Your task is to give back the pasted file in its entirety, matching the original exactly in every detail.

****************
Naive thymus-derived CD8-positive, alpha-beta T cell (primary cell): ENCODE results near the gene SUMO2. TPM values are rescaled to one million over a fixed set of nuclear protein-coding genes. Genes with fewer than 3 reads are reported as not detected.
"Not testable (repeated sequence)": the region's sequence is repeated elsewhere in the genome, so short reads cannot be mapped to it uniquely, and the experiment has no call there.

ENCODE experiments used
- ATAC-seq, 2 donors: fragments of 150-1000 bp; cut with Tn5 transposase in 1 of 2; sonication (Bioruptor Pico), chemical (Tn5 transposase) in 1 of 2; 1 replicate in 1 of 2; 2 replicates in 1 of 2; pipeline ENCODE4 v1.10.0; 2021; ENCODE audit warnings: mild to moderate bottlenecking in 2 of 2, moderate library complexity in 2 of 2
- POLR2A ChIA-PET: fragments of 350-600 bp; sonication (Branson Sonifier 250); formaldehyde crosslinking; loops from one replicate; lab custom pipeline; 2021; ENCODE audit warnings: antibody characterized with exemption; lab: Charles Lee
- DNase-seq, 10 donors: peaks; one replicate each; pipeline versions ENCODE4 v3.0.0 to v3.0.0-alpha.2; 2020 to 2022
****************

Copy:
Naive thymus-derived CD8-positive, alpha-beta T cell (primary cell): ENCODE results near the gene SUMO2. TPM values are rescaled to one million over a fixed set of nuclear protein-coding genes. Genes with fewer than 3 reads are reported as not detected.
"Not testable (repeated sequence)": the region's sequence is repeated elsewhere in the genome, so short reads cannot be mapped to it uniquely, and the experiment has no call there.

ENCODE experiments used
- ATAC-seq, 2 donors: fragments of 150-1000 bp; cut with Tn5 transposase in 1 of 2; sonication (Bioruptor Pico), chemical (Tn5 transposase) in 1 of 2; 1 replicate in 1 of 2; 2 replicates in 1 of 2; pipeline ENCODE4 v1.10.0; 2021; ENCODE audit warnings: mild to moderate bottlenecking in 2 of 2, moderate library complexity in 2 of 2
- POLR2A ChIA-PET: fragments of 350-600 bp; sonication (Branson Sonifier 250); formaldehyde crosslinking; loops from one replicate; lab custom pipeline; 2021; ENCODE audit warnings: antibody characterized with exemption; lab: Charles Lee
- DNase-seq, 10 donors: peaks; one replicate each; pipeline versions ENCODE4 v3.0.0 to v3.0.0-alpha.2; 2020 to 2022